On COVID 19 and Employee Dismissals in the Philippines

Emerico O. de Guzman

Labor Advisory No.1, Series of 2020, of the Department of Labor and Employment (DOLE) prescribes that “employees who fail or refuse to work by reason of imminent danger resulting from natural or man-made calamity shall not be … subject to any administrative sanction”. This was issued on 13 January 2020 by the DOLE Secretary before the President declared a 6 month period of national public health emergency on 16 March 2020.

12 days earlier, on 04 March 2020, upon realizing the far ranging adverse effects of COVID 19, the DOLE Secretary announced through Labor Advisory 9-2020: “ the adoption of flexible work arrangements is considered as (a) better alternative(s) than outright termination of the services of the employees or the total closure of the establishments.”

On 16 May 2020, reiterating the preferred approach of avoiding employment terminations, the DOLE Secretary reminded employers about alternative work schemes as remedies to avoid such terminations and closures: employee transfers or reassignments; reduction of workdays; job rotation; partial closure.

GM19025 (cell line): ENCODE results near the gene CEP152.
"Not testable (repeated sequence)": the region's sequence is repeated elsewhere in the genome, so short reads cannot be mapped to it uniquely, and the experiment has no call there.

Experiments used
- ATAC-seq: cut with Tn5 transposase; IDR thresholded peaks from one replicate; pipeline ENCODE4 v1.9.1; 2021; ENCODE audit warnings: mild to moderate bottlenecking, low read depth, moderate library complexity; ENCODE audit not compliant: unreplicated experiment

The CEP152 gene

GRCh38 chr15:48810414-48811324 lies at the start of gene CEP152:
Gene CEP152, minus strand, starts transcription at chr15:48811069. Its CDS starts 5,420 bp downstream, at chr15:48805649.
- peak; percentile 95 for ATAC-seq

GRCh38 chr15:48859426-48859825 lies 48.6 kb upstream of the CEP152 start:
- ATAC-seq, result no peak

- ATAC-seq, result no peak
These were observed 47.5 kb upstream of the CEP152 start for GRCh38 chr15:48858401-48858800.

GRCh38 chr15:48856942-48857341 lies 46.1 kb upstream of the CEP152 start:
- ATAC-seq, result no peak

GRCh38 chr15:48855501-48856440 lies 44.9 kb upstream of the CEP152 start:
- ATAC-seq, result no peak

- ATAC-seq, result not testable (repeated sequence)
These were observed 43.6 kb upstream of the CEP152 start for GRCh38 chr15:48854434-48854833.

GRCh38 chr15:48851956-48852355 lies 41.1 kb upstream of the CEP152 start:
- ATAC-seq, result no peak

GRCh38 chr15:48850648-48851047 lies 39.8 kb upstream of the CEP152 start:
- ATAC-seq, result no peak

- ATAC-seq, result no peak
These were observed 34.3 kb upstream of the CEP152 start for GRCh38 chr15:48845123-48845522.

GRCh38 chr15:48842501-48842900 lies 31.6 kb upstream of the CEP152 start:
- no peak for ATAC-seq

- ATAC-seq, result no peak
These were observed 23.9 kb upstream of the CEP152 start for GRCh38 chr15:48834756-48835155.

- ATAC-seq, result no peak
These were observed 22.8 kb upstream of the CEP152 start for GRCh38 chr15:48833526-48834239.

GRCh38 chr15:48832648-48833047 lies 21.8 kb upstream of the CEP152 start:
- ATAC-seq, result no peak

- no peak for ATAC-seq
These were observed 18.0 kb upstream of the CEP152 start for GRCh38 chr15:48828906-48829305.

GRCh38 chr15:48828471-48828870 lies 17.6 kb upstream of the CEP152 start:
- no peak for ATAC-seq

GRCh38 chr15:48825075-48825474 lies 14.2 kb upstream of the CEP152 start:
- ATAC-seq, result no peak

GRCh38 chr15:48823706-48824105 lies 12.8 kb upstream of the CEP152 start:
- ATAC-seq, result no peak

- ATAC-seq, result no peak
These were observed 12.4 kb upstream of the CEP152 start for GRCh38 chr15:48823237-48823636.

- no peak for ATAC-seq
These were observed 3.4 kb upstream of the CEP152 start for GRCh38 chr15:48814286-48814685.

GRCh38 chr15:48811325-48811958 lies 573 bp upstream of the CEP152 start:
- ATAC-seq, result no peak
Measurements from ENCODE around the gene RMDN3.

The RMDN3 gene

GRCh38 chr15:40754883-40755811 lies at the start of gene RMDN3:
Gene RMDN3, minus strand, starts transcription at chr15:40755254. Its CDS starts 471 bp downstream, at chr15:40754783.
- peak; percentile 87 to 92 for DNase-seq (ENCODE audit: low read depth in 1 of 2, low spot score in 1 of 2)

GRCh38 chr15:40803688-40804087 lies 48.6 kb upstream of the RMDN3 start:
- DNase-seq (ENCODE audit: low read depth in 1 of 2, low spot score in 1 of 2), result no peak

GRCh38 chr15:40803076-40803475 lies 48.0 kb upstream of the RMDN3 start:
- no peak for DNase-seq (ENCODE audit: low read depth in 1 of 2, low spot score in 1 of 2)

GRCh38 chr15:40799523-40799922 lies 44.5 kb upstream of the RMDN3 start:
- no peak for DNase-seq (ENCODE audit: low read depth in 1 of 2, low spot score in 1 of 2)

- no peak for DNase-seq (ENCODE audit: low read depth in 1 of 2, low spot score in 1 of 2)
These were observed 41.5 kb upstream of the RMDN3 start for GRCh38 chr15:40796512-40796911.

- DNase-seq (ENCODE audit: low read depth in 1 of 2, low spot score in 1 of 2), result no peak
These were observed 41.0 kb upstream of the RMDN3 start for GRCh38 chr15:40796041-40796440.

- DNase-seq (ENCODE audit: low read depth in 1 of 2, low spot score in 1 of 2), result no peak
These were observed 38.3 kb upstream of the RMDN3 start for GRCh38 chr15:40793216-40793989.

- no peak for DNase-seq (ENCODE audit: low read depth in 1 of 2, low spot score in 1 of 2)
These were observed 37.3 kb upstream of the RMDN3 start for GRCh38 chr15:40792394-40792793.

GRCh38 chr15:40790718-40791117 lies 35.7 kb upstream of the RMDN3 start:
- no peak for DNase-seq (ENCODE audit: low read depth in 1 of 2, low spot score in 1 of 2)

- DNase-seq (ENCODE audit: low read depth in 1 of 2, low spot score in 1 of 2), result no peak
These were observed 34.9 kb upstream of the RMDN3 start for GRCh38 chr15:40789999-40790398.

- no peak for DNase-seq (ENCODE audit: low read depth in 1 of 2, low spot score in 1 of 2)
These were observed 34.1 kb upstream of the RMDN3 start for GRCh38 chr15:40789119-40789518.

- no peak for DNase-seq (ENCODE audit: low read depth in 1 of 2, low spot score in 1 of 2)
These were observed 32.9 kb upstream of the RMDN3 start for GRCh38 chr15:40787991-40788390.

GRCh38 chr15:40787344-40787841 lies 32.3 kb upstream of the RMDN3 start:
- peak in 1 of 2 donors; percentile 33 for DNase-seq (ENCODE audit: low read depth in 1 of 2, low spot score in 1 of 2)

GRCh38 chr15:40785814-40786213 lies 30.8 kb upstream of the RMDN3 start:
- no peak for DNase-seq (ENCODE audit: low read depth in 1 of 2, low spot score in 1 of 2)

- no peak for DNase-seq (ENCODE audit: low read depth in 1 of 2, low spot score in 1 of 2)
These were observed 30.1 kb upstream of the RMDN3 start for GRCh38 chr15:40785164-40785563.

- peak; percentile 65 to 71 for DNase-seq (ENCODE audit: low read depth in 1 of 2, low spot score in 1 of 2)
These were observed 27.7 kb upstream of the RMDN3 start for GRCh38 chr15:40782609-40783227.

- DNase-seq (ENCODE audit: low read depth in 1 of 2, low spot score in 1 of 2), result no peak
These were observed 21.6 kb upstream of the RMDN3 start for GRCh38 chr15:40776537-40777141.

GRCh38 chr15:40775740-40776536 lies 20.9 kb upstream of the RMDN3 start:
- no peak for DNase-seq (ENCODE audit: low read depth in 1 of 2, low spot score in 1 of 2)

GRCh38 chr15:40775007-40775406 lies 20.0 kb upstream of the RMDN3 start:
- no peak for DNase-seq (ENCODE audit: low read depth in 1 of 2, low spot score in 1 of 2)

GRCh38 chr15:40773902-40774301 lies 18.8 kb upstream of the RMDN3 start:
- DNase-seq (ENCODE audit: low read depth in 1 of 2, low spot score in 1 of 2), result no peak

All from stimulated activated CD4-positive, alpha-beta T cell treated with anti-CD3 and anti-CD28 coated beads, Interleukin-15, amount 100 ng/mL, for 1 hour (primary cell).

The question then is: may Philippine employers nonetheless resort to employee dismissals if they deem the same to be necessary?

Yes, they can, even during the pandemic, for as long as there are either just or authorized causes for terminating the employment. Just causes refer to fault or negligence of the employee (serious misconduct, gross and habitual neglect of duties, breach of trust, commission of a crime against the employer, or an analogous cause); authorized causes involve a business decision of the employer (as a redundancy declaration, installation of labor saving devices, retrenchment, cessation of operations) or a separation due to affliction with a disease. There are however varying  rules applicable to each of these causes. Generally, due process needs to be observed prior to dismissals for a just cause. Prior notices and payment of separation pay are required for authorized cause separations. Employers need not worry for as long as they have substantial evidence of the just or authorized cause and are compliant with the applicable rules.

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